Posted June. 15, 2017 07:16,
Updated June. 15, 2017 07:34
In the movie "Ghost in the Shell" starring Scarlett Johansson, the moment when the protagonist chases after the suspect on a building rooftop covered with water is widely considered a memorable scene. Water gets splashed all over whenever the protagonist takes a step, but her image cannot be seen. This is because of her transparent suit. The best of magic tools in the movie "Harry Potter" franchise is undisputedly "transparent mantle." Attempts to translate the imagination of being transparent (invisible) into a reality are widely being made in Korea and abroad. It is about the development of "meta material."
Meta material bends visible light so that the light can look as if it is passing through the object. Yonsei University’s mechanical engineering professor identified by his last name Kim, the victim of a tumbler bomb attack on Tuesday, drew attention by experimentally demonstrating a transparent mantle in collaboration with U.S. scientists in 2014. If the material developed by the scientists is coated on a submarine, it lets the submarine pass through sonar wave, which makes it difficult to detect. If the material is applied to pillars in a concert hall, it lets the sound seamlessly penetrate the pillar and thus allows one to hear stately sound even from a distance. The transparent airship that was shown in the movie "Avengers" can also be made possible this way.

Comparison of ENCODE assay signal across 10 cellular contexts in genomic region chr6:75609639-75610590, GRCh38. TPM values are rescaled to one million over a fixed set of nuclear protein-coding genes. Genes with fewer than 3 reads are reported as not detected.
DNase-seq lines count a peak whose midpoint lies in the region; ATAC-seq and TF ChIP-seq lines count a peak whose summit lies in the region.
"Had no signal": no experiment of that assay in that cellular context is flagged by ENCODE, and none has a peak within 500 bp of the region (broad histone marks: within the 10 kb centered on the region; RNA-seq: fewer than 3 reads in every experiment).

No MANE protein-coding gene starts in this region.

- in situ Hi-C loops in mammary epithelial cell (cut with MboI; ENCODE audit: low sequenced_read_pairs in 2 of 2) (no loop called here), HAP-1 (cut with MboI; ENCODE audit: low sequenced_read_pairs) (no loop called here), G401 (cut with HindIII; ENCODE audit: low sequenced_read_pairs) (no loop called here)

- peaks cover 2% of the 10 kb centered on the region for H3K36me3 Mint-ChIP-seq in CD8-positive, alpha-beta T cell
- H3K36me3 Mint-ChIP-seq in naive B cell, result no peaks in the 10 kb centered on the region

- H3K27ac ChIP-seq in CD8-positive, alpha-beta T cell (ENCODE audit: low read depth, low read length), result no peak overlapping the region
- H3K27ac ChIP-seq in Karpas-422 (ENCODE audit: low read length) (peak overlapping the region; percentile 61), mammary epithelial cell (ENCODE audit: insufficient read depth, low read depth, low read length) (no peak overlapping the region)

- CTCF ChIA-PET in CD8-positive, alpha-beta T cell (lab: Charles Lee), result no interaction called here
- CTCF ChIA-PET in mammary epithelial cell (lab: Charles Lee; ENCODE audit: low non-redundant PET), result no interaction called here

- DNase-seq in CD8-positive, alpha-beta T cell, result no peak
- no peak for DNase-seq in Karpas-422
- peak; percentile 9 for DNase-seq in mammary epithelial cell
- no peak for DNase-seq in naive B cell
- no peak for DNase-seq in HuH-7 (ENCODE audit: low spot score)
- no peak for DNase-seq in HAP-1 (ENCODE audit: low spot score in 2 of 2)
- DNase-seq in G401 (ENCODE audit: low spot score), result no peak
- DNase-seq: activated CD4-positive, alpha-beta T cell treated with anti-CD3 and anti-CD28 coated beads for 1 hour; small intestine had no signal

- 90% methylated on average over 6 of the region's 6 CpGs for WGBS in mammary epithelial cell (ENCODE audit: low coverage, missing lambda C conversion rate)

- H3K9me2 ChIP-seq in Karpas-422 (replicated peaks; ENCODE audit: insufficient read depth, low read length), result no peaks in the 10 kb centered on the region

The bombing incident at Yonsei University is shocking in many ways because it was a crime involving a bomb disguised as parcel, which is rare in Korea, and because a student of a prestigious graduate school of engineering targeted his own professor to attack. The student created the "nail bomb" by referring to the suicide bomb, which was used in the terror attack at the Manchester concert in the U.K. on May 22, and is frequently utilized by Islamic State. The student not only checked the professor’s schedule in advance, but left for home while keeping the 3D printer in the lab switched on to fabricate his alibi, and created the bomb by using his lab colleague’s tumbler to dodge an investigation.
Not a few netizens are sympathetic toward the student, saying that this could have happened before. Social network services and online bulletin boards have a flurry of comments reading “Considering professors’ bad behaviors, they deserve bombing,” and “I often felt like I wanted to kill my professor,” in disclosing professors’ selfish, arrogant and self-serving behaviors. Some say that there are people who have mentally suffered due to Prof. Kim’s outstanding talent and correspondingly arrogant character. However, the fact that comments supportive of the bombing terror attack jeopardizing one’s life are circulating in our society is a serious threat to the community.